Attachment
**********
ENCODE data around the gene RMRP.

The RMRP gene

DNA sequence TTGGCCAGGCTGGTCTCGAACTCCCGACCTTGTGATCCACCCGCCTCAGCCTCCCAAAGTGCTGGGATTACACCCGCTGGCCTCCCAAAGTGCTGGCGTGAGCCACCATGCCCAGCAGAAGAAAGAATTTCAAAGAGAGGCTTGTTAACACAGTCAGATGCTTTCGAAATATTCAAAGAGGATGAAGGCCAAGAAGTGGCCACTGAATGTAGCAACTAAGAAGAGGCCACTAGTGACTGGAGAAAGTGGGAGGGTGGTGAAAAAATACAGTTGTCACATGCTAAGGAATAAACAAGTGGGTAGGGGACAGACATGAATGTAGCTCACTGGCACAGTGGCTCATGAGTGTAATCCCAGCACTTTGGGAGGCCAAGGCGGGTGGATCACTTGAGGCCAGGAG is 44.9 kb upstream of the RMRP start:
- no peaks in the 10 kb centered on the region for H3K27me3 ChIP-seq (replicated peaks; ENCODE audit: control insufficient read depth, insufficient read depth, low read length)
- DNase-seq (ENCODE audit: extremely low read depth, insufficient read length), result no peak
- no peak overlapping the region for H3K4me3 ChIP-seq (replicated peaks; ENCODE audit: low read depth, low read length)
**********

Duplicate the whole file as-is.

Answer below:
ENCODE data around the gene RMRP.

The RMRP gene

DNA sequence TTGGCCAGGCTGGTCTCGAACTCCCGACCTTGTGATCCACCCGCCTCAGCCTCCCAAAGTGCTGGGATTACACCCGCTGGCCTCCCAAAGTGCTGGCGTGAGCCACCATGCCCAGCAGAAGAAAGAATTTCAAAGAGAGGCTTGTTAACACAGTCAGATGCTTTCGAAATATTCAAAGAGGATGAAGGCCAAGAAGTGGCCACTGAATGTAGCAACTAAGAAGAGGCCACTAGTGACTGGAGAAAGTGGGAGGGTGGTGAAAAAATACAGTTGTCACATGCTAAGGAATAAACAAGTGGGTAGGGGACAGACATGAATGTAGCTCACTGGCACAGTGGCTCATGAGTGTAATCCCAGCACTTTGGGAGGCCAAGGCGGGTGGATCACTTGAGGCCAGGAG is 44.9 kb upstream of the RMRP start:
- no peaks in the 10 kb centered on the region for H3K27me3 ChIP-seq (replicated peaks; ENCODE audit: control insufficient read depth, insufficient read depth, low read length)
- DNase-seq (ENCODE audit: extremely low read depth, insufficient read length), result no peak
- no peak overlapping the region for H3K4me3 ChIP-seq (replicated peaks; ENCODE audit: low read depth, low read length)